About the Club Member's Area Club Gallery Robot Reference Information Robot Parts For Sale!
    Robot Reference->Construction Tips->Homemade Torso #2  

Homemade Torso #2


By Mike Joyce

I plan to construct a mold from which I can produce accurate one piece fiberglass torsos.  Let me start by saying that this is a difficult project that might be better left to the professionals.  Fiberglass is hazardous and precautions must be taken to ensure fire and health hazards are avoided.

I made a paint & fiberglass booth to work in, note the fan in the bottom right corner, air comes into the basement through an open window, is forced into the booth by the fan and then goes outside through a window inside the booth. The booth is 10'x10'.

After hearing about long term problems of cracking, etc. with torsos constructed of wood, bondo and other materials I decided I would attempt to first create an accurate torso using wood, fiberglass & bondo and then use this torso to construct a fiberglass mold to allow production of one piece fiberglass torsos (the ultimate goal).

Construction of the main torso or "plug" from which the mold will be constructed

The torso plug will be constructed from three main parts:

  1. The Conical tube
  2. The Top Dome
  3. The Bottom Dome

These three parts are separated by two .75" thick rings.

I decided to create three temporary female molds to allow production of the male fiberglass part.  The three fiberglass sections will be connected together by two .75" plywood rings.

The Tube

I cut a piece of sheet metal such that, when curled up it forms a conical tube of the correct dimensions.

Picture of sheet metal before it is cut out.

Picture of sheet metal after it's cut

Frame to hold the sheet metal.

Finished female tube mold,
ready for fiberglass

Removing the mold from the fiberglass.

The raw fiberglass tube

Tube with arm holes & chest
panel cuts, with rings

Another shot of the tube section, arm sockets and chest panel trim still to come

The Top Dome
I make a form from waste sheet rock and plaster.  A sheet metal profile of the dome is cut and attached so that it can rotate in the form to shape the wet plaster to the correct contour.

A picture of the dome profile and rotating assembly

Here's a shot of the female mold for the top dome section

Here it is after the fiberglass has been laid

Here's a shot of the raw top section

The Bottom Dome
I made another form and created a new profile template to shape the female mold for the bottom section.

Here's the bottom section mold, no trim details yet

Another shot of the bottom section

Trim added, ready for fiberglass

Here's the raw completed bottom dome

I decided to paint the bottom mold with a spray gloss enamel to help with the mold release.  On the top one I just greased it up with vasoline and the plaster still stuck to the fiberglass in some places.  Of course it doesn't matter that much as the plaster mold is only used once, but it was messy.

The Arm Sockets

The arm sockets are really difficult!  Here's how I plan to do it.  First cut out the hole in the tube section, then user paper to form the shape of the sides of the socket.  Use this paper template to cut a piece of sheet metal the same size.  Use the sheet metal to form a mold.  Fiberglass this mold and remove it.  Use this (inverse) mold as a master to create two fiberglass sockets.  Install them in the holes and add trim.  Simple eh?!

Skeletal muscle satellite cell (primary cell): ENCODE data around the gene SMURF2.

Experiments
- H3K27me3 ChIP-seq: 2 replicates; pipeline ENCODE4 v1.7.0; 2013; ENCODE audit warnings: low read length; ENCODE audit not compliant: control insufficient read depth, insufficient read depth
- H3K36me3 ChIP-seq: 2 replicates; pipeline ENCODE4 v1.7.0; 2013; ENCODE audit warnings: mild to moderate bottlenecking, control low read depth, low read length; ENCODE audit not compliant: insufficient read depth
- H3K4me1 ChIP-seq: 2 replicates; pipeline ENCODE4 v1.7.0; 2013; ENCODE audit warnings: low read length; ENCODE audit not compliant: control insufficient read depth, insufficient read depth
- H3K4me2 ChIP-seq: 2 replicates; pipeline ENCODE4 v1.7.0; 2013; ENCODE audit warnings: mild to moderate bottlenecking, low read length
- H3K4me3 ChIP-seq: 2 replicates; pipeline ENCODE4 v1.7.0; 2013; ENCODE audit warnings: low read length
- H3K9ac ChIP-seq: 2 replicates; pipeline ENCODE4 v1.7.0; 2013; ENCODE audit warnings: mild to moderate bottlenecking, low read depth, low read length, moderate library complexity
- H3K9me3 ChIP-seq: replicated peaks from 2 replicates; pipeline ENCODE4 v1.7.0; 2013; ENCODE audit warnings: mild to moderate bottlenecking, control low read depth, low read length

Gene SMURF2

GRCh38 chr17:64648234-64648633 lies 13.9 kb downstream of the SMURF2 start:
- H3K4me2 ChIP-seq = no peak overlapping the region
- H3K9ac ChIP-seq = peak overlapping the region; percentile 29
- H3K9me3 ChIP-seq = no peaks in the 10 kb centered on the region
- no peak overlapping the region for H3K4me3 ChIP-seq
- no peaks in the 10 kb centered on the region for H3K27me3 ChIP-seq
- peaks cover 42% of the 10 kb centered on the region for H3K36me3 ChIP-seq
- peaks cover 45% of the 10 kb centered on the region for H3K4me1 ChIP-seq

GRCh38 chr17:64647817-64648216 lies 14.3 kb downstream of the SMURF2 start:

Here's a shot of the paper template I made

Here's the sheet metal mold ready to create the inverse fiberglass mold

Here's the inverse mold:  I will use it twice to make two arm sockets

Another shot of the inverse mold

Here's the two raw fiberglass sockets with the mold

Here's an close up shot of one of the new sockets

Here's the socket with the Bondo trim added

Adding The Bondo Trim
I used Dave Painter's technique of using foam insulation strips to make the "forms" for the chest area trim.  I then filled the forms with bondo and let cure.  After it sets up, remove the foam and sand the trim to shape.  Remember, since this must be pulled from a mold there will be some "draft", in other words the trim is wider at the base than at the crown.  The original was like this also.

The Pieces Start Coming Together
Here's the plug with a final coat of Duratec sandable fiberglass primer.  (If the primer looks a little rough, it is.  I brush it on fairly heavy to make sure any pinholes, depressions, etc are filled.  When I'm done sanding most of the primer will have been removed.)

The primered torso plug

Another shot of the primered torso plug

Note that I've also added the knob and microphone backplates.  Based on pictures from Michael Davis and my own research using photos and video, I finally decided not to go with the standard flat raised circle.  Instead I think I've come close to duplicating how it really was.  The knob has a ring with a slight depression, the microphone's depression is more pronounced. 

The Ugly Plugling

Here's the finished plug

Another shot of the finished plug

It has been sanded smooth using a multi step process.  80, 120, 220, 320, 400, 600, 1000 and finally 1200 grit sandpaper was used to achieve a glossy smooth finish.  The different colors are green for fiberglass, pink for Bondo, white for glazing compond (to fill small holes) and grey for the Duratec catalyzed primer.  Weird looking, eh!?

12/30/99 That's it for the plug.  About 70 hours, and around $500 dollars later it's done.  Next I will make a mold from this plug.  This plug could be used for a replica as is, once the holes were cut.  But I'm not sure that the wood & bondo would hold up over time without cracks.  Thanks for the support!


Copyright Information Email Me!